As part of our training for our Ride Across Britain, we thought it would be a good idea to take in one of the classic sportives linked with the Spring Classics. So the Ronde van Vlaanderen was booked.
We took the channel tunnel to Calais, and drove up to a remote (and rather nice) farmhouse in the Flanders Countryside. This would be our base for the weekend – ride the sportive on Saturday, watch the Pros race on Sunday, then back under the channel.
Our team was doing the shorter 75 km Ronde van Vlaanderen Cyclo route that still manages to take in most of the iconic cobbled climbs.
One great aspect of this event is that the organisers place video cameras along the route and use your timing chip to give you a link to when you passed the camera. I’ve included these links below – you’ll see me in my Team Dulux jersey, white helmet and shoes and black bike with green bars. For the first one at the official start I had my white gilet and arm-warmers on, as it was rather chilly. Later in the day, however, it got upto 20°C.
Koppenburg (10:32, average gradient 9.4%, maximum gradient 22%, length 700m)
First cobbled climb of the day. Very narrow, and by the time we reach the top there is a log-jam of riders who can no longer continue, or have fallen off. Everyone has to walk the final part.
This is not so much a hill (though it does have a hill in it), but 2km of cobbled hell. It starts downhill, and riding down the cobbles is probably worse than climbing up them, as the speed rattles your brain inside your head and makes your hands feel like you’re operating a road drill.
It then does climb up, so you get some respite. There’s a small railway crossing where you get a couple of metres of smooth tarmac either side (bliss) before back to the hammering.
By this stage plenty of people had lost their water bottles, and some had even lost their bottle cages.
Taaienberg (10:56, average gradient 6.1%, maximum gradient 16%, length 890m)
At this point, having been traumatised by the long section across the Steenbeekdries, I had a go at riding up the gutter, which was certainly easier on the bike and body, but seemed to miss the point. Cobbles for the rest of the route.
Kaperij, Kanarieberg, Kruisberg, Karnemelbeekstraat
All passed in a pleasant few hours of cycling.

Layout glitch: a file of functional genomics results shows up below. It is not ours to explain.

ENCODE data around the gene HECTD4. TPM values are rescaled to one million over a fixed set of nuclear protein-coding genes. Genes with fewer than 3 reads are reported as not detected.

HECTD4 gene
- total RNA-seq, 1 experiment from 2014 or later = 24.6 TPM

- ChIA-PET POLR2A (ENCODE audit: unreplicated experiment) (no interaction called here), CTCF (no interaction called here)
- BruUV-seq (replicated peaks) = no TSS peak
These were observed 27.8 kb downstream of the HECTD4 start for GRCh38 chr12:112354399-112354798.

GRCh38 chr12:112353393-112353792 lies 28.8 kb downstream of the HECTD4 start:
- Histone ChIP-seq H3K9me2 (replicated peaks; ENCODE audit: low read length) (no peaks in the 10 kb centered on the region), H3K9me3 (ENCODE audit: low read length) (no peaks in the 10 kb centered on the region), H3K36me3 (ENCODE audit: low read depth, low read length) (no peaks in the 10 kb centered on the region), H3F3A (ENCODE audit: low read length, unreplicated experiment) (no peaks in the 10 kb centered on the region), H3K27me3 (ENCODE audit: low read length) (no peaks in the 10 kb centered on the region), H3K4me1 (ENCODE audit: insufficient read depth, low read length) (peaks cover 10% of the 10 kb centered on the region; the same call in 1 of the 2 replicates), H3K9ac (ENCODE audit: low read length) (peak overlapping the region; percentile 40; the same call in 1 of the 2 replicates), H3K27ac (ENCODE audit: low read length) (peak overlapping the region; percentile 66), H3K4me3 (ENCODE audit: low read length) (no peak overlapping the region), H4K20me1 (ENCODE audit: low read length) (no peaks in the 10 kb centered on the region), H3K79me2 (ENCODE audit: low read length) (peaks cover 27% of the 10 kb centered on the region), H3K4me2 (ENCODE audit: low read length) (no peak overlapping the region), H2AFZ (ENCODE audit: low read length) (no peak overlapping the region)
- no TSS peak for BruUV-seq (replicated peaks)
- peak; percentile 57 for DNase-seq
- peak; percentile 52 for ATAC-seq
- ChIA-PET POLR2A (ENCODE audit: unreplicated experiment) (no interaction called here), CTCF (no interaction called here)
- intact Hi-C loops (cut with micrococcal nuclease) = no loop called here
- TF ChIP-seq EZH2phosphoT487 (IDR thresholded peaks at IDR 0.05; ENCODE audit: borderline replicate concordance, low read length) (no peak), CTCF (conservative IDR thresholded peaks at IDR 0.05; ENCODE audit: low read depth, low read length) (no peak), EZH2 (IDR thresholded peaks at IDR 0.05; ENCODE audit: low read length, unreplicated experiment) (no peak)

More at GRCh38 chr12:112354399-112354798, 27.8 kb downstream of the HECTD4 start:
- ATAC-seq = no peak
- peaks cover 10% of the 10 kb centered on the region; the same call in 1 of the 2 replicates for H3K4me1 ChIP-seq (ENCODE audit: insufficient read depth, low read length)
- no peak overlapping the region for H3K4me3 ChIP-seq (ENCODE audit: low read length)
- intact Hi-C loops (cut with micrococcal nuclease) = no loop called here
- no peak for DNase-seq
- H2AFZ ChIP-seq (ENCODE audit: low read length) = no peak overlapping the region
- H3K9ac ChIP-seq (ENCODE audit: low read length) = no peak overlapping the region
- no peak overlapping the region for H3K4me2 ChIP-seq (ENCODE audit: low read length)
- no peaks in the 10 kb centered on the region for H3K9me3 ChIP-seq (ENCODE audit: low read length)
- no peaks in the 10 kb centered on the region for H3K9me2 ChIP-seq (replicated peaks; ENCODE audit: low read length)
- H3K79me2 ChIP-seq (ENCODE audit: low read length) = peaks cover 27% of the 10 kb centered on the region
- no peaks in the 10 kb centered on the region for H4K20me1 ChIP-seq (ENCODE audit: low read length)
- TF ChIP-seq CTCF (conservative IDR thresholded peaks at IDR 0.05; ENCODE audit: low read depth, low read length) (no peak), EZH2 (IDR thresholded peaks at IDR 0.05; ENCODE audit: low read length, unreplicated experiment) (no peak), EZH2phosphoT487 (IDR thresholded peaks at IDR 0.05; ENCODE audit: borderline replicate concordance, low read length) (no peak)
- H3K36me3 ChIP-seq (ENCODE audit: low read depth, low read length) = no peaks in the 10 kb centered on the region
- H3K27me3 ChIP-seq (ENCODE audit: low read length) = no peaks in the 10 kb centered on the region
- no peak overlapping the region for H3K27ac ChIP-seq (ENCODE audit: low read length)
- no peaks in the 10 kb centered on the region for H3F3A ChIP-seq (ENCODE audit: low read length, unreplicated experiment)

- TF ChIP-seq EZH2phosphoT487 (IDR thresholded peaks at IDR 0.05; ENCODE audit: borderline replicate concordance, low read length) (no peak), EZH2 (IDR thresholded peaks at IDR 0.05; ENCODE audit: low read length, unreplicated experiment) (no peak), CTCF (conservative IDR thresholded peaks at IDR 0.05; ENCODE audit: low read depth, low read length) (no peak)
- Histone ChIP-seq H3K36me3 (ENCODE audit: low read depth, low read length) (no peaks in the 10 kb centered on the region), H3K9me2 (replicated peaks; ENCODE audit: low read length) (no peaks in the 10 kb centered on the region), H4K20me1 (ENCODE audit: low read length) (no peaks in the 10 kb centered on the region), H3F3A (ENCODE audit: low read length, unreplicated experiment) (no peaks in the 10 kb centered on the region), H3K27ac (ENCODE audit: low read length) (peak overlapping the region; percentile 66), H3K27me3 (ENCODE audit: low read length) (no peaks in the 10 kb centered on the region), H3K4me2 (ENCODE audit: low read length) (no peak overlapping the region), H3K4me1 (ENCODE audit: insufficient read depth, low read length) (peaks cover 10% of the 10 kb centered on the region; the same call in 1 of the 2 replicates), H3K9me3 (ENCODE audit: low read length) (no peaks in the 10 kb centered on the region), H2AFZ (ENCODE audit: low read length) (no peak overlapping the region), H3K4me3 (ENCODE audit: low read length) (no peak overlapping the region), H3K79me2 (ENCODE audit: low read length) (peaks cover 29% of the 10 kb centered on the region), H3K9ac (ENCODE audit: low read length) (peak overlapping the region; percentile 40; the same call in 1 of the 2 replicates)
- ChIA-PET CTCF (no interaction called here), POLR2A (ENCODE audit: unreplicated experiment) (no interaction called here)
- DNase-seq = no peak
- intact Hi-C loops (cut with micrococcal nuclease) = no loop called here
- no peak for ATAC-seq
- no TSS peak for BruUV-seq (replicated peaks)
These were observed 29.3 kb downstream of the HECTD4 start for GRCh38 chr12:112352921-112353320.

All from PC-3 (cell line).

Oude Kwaremont (13:22, average gradient 4%, maximum gradient 11.6%, length 2200m)
As we descended on the cycle track on Ronse Baan, you could see to the right the hospitality tents for the Oude Kwaremont, and riders struggling up the steep cobbled ascent. A quick run along the bottom , and then you turn onto the climb.
Paterburg (13:37, average gradient 12.9%, maximum gradient 20.3%, length 360m)
Getting towards the end of the ride now, rather warm, and the final steep and narrow Patterburg to climb. Most people were walking, either due to fatigue or bad luck in hitting a bottleneck from people falling off. Due to some extraordinary luck, I managed to navigate a way through the crowds and do a clean ascent.
At the top of the Paterburg I didn’t notice Neal and Anthony, so carried on. This resulted in me doing the last (flat and fast) 15 km alone, wondering if they were ahead of me or behind me.
The official finish was crowded, and then a ride through Oudenaarde town, where many had stopped for a post-ride beer. I carried on to the Qubus sportive finish, where ten minutes later the rest of the team arrived, and we had our celebratory beer.
After a while, it’s time to ride home, and we take a nice steady pace through beautiful countryside, before getting cleaned up and heading out for a celebratory dinner.
Sunday 6 April
The crowds we’re gathering as we arrived, and some ad-hoc entertainment from a nun and Scooby Doo was laid on (we think they’d been in the pub a while…).
First up was the women’s race, with grimaces and bottles flying out of cages showing just how those cobbles rattle.
After a short lunch break at the pub, it was time for the men’s race.
The first group arrived, with five in a bunch and a couple trailing. The motorcycle said they had about three minutes lead on the main peloton. When the main bunch arrived the Sky Train was nowhere in evidence, then along comes Geraint Thomas, alone and cut-up from his earlier crash, and clips his back wheel on the curb in the turn, causing a rapid stop. He had to wait for the peloton to clear before the team cars arrive to give him a new bike. Despite this, he later manager to regain the group and get eighth place overall. No mean feat.
Then it was time to ride back to the farmhouse, pack up the cars, and head back to Britain.